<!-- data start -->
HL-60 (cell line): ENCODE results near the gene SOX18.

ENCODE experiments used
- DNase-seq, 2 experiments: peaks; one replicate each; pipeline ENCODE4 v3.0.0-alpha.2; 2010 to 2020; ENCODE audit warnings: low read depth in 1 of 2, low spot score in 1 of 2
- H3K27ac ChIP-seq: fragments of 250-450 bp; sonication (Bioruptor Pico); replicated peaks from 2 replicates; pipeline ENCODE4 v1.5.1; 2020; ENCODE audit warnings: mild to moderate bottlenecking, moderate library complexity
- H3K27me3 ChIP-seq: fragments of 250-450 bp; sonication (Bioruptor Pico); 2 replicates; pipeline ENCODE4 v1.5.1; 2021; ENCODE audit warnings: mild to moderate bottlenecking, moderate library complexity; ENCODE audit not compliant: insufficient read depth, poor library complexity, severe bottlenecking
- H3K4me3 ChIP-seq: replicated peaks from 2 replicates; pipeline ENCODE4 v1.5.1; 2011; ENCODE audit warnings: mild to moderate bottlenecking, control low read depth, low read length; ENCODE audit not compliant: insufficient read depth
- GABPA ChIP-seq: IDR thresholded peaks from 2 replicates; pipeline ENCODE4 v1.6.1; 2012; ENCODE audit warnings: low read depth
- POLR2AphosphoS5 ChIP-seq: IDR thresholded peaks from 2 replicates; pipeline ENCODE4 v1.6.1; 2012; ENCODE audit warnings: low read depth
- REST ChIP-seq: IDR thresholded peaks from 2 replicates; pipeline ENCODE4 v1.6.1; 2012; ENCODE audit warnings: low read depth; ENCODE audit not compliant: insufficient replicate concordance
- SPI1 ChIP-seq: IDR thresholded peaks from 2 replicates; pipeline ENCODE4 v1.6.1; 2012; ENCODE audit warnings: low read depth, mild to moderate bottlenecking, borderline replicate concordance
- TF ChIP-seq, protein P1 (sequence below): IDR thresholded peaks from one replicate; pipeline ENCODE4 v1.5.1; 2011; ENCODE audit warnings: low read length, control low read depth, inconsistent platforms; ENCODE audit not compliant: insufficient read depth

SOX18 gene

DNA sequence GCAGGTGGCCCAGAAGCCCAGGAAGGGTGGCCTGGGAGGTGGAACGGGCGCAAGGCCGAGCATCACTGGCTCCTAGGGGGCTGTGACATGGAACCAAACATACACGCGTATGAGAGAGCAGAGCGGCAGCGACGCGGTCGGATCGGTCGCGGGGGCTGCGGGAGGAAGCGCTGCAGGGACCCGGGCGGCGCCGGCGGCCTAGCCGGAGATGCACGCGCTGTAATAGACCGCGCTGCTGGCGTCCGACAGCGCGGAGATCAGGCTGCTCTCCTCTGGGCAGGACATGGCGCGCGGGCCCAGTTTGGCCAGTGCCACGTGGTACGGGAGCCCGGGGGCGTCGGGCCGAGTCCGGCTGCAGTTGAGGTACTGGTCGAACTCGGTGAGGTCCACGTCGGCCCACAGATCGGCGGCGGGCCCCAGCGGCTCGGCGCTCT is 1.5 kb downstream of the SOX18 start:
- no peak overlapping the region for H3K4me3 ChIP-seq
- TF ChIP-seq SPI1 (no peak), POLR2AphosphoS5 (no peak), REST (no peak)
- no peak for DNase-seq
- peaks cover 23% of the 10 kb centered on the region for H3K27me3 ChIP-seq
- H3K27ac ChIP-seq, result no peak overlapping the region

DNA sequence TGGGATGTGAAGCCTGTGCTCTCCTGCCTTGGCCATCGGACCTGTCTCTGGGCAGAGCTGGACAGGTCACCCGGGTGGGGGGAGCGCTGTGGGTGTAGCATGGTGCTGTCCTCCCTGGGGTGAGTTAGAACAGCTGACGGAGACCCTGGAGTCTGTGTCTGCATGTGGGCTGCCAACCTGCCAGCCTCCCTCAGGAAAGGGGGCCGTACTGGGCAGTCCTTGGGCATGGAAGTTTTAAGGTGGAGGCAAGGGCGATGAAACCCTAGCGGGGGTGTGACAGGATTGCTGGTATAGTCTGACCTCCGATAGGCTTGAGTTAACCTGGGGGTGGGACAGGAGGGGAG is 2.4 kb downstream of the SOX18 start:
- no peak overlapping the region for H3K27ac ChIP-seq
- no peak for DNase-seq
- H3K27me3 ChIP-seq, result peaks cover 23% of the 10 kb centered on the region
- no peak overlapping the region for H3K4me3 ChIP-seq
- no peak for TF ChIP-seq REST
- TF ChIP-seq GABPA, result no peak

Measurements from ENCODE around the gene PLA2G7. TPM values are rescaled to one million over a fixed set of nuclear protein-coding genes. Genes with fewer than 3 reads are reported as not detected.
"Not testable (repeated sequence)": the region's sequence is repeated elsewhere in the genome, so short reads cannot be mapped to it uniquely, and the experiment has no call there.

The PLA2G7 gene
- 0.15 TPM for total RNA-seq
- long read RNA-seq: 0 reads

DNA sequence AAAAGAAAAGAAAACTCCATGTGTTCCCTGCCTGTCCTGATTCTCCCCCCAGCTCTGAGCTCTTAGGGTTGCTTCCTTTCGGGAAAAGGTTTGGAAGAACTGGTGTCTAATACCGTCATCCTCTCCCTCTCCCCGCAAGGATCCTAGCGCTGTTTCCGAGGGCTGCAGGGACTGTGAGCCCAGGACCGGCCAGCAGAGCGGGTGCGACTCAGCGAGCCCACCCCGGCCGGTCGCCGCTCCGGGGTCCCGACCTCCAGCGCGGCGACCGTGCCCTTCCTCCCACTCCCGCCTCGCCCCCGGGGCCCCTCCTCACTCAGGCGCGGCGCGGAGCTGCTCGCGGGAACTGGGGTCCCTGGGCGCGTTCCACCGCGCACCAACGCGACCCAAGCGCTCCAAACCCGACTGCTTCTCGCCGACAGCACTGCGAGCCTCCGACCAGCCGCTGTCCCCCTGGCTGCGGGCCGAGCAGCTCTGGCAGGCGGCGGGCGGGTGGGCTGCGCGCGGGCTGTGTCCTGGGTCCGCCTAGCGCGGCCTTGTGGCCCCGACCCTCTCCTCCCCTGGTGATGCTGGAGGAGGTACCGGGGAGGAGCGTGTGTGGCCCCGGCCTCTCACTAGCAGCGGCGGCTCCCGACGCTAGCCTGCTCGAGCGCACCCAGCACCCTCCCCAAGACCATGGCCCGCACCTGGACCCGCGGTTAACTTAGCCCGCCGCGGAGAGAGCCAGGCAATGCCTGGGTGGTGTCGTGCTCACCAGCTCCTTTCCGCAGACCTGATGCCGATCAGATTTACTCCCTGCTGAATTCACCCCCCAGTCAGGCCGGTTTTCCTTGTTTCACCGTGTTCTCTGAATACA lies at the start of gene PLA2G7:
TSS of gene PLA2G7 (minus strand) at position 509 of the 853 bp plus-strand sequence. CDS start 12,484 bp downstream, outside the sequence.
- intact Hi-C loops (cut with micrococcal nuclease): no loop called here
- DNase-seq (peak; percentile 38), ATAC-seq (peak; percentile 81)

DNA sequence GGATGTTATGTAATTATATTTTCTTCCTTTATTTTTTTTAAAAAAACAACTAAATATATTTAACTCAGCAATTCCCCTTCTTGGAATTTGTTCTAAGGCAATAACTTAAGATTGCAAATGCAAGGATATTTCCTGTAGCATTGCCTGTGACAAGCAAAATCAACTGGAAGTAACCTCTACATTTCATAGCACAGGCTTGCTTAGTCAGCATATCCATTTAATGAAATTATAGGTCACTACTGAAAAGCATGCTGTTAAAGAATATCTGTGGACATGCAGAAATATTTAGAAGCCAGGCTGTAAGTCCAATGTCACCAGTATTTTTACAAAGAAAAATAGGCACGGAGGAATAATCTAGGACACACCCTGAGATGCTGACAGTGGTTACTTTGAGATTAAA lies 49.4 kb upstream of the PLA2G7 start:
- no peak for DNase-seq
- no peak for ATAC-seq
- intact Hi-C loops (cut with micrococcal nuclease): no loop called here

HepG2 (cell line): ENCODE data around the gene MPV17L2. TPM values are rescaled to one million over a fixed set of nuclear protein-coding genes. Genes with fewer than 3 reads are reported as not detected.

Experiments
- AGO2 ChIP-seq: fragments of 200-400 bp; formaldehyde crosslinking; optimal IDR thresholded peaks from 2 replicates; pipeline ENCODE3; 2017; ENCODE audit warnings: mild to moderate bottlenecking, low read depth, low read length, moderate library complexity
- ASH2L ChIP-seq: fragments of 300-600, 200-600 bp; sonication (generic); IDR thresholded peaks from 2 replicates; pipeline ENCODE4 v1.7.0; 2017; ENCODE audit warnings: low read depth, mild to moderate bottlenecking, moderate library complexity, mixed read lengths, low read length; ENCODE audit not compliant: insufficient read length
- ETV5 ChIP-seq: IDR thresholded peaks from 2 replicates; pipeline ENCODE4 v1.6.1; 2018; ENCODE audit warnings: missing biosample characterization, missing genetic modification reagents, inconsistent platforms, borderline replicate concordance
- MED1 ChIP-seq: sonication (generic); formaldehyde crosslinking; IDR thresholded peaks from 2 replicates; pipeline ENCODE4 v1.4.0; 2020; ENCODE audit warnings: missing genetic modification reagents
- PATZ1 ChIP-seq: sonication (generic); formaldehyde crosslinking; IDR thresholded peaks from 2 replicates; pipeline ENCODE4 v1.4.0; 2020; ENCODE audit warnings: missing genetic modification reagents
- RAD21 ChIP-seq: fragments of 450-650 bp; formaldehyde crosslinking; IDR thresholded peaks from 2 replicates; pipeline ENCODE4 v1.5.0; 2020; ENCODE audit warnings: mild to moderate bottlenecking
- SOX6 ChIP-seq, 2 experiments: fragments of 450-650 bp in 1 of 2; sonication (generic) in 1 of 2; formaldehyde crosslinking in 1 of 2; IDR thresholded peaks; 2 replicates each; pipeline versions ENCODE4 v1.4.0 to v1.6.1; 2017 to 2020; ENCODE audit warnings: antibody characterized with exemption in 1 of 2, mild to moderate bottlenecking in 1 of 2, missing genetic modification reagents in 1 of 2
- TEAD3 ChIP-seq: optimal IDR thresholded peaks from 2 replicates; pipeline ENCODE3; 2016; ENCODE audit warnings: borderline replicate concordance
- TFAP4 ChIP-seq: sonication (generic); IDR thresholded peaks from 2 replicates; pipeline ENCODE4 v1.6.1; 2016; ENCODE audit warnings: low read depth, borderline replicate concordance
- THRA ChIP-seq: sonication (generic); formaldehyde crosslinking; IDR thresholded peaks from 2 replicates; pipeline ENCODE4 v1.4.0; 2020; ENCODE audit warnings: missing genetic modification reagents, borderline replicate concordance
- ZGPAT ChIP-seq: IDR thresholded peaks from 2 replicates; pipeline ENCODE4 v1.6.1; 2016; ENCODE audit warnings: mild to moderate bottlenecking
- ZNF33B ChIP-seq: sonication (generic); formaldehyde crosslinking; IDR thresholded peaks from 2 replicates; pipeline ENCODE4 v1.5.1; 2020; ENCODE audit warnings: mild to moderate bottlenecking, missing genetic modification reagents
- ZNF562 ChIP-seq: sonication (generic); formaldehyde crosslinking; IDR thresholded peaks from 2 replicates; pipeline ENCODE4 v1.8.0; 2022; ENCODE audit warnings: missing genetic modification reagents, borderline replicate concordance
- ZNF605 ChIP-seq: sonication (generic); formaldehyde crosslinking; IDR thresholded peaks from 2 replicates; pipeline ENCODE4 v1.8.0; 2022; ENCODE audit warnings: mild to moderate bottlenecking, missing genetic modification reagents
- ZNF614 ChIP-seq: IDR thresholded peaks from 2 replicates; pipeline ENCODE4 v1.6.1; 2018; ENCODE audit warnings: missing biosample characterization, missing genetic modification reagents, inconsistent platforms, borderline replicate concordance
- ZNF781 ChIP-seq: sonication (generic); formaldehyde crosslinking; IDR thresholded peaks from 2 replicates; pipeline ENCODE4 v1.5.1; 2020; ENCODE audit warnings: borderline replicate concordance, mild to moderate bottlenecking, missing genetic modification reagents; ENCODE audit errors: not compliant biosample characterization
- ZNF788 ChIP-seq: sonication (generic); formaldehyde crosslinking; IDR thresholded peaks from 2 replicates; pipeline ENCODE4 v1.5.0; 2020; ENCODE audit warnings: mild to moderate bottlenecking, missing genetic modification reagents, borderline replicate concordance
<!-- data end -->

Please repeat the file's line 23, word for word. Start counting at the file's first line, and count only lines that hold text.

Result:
- no peak overlapping the region for H3K4me3 ChIP-seq